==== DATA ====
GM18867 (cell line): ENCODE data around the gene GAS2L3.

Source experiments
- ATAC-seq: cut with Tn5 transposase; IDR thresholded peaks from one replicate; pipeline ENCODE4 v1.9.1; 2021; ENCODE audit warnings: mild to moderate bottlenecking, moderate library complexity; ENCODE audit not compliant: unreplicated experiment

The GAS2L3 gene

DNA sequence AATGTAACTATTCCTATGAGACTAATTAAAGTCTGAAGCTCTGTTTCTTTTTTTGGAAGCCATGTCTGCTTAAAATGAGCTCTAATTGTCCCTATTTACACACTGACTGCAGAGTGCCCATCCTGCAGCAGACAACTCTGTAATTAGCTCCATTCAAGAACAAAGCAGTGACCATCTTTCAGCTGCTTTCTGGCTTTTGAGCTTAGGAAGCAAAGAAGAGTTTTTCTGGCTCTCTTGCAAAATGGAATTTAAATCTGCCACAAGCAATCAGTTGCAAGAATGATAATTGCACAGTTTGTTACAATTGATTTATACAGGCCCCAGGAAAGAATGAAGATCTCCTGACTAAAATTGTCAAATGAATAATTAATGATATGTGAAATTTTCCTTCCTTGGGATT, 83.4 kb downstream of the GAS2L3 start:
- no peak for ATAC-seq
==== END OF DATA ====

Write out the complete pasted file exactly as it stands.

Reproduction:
GM18867 (cell line): ENCODE data around the gene GAS2L3.

Source experiments
- ATAC-seq: cut with Tn5 transposase; IDR thresholded peaks from one replicate; pipeline ENCODE4 v1.9.1; 2021; ENCODE audit warnings: mild to moderate bottlenecking, moderate library complexity; ENCODE audit not compliant: unreplicated experiment

The GAS2L3 gene

DNA sequence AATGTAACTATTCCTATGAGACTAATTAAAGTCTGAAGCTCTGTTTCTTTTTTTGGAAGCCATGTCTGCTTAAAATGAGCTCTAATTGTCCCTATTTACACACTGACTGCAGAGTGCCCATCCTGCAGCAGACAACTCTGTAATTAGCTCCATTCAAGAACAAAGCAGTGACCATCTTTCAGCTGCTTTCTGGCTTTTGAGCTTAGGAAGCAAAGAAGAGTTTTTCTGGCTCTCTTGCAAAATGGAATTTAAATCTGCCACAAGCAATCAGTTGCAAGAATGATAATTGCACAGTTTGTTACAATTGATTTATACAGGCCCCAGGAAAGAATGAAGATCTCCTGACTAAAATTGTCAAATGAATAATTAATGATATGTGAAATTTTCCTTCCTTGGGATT, 83.4 kb downstream of the GAS2L3 start:
- no peak for ATAC-seq